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Thread: Jelly Roll for smaller quilt?

1. Jelly Roll for smaller quilt?

I'd like to use the jelly roll race design to make a baby quilt. Is there a magic math equation for doing this? Can I cut the strips narrower and still use 40 of them or should I simply use fewer of the 2 1/2" strips? Has anyone made a size other than the usual 2 1/2" by 40 strips?

BYW--I loved the jelly roll quilts posted yesterday that varied the lengths of the strips using the usual 2 1/2" strips. It added a lot to the appearance!

2. When I make a jelly roll quilt in a smaller size, I just adjust the number of strips I use. Then I save the leftovers for other projects...since I will be making quite a few lap quilts for the holidays, I plan on saving the leftovers to add together for another quilt.

3. From my calculations, once you've sewn a long strip of 2.5" strips together (how long we'll discuss in a minute), you look at building the depth of the blanket first. Your first strip is 2.5", 2" finished. When you fold that strip in half and sew, you end up with 4" finished. When you fold that strip in half and sew, you are now at 8" finished. Again, and you are at 16" finished, and again to 32". Now here's the biggie -- if you were to fold again, you'd be at 64" -- great for a lap quilt but huge for a baby.

If you stop at 32", then you need to decide what dimension you want the other side to be. Let's say you want a square -- then you need 16 x 32", or 512 inches of length, plus some extra for seam allowance. If you were using jelly roll strips of approximately 41", you'd need 13 of them (maybe 13 and a half of one, to be safe).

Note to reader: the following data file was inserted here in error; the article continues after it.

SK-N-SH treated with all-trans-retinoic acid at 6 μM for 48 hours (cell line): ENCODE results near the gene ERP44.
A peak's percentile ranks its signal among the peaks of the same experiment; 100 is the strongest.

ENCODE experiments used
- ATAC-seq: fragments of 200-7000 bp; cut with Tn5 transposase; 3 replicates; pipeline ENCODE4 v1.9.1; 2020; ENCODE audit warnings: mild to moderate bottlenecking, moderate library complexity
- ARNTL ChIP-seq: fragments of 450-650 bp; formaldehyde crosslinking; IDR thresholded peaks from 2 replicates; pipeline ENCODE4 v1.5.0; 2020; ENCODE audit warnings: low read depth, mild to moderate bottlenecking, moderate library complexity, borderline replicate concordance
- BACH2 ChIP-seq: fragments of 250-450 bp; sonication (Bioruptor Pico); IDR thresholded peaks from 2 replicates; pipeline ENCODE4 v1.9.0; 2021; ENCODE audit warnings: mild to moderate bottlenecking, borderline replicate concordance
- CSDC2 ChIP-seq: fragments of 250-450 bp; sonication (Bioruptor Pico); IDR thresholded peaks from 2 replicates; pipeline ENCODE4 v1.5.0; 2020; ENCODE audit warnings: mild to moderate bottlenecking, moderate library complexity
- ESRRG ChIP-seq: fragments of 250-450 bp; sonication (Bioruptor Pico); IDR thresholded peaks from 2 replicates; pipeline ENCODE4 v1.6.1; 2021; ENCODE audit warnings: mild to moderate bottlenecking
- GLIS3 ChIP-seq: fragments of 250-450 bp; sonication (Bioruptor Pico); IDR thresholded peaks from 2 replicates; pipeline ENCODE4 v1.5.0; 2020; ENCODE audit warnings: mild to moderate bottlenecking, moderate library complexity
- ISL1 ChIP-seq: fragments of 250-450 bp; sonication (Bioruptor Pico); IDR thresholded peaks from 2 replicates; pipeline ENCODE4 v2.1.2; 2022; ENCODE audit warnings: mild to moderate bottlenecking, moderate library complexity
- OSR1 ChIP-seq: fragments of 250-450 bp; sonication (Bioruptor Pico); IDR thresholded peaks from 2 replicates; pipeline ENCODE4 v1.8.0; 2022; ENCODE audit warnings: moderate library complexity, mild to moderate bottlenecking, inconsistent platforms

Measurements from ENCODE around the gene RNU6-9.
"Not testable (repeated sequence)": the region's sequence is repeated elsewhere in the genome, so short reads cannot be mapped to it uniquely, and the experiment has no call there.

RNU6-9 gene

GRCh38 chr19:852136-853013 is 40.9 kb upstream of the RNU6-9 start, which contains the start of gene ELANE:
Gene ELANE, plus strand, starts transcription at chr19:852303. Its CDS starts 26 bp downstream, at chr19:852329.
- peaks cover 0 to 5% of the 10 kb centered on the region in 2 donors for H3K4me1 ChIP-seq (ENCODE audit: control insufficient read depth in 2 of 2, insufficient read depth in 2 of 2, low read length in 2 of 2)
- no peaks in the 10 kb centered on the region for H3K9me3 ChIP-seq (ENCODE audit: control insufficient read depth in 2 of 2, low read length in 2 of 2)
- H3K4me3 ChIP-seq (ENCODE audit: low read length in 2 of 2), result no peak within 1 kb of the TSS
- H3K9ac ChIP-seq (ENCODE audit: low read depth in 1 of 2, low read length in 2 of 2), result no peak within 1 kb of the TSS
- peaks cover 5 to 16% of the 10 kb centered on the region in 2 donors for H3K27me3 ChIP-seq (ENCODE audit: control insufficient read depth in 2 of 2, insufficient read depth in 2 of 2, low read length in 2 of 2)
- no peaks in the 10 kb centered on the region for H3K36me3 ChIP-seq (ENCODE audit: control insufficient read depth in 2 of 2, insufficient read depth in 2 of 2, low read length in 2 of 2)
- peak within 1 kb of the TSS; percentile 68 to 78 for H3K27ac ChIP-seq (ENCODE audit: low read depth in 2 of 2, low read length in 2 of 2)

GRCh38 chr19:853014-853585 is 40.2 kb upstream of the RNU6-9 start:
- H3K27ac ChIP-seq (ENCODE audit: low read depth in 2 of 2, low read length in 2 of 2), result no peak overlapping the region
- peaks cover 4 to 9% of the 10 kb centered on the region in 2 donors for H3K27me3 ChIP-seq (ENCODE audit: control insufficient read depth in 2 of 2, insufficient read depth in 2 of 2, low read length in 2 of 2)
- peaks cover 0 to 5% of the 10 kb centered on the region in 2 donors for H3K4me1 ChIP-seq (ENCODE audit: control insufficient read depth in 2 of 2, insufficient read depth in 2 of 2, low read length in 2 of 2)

If you wanted it to be, say 32" x 40", then you multiple 16 x 40" for a total of 640 inches, which is about 16 strips, plus a half of one to get the staggered effect.

I hope this makes sense. I think the number of inches long can vary greatly, but the number of inches that accumulate in depth follows a certain pattern. I think you could use strips of fat quarters, too, as long as you have enough inches total in your first long strip.

4. I've made 2. Used ABOUT 20 strips in one, then used about 36 fq strips in the 2nd. I put a 2.5' square where the fqs joined. It's my favorite. Either way, cut the 1st strip in half.

willferg's math is more accurate as I just put together fabrics I liked and cut 2.5'' strips from them.

5. Thank you for responding. I want to try this! I've made a twin sized quilt with this technique but now want to try this for a charity child's quilt. Fast and easy!!

6. Maybe cut your strips in half so they are only 20-22" long so you still get the variety of colors in your quilt. Maybe that would depend on what pattern you are making.

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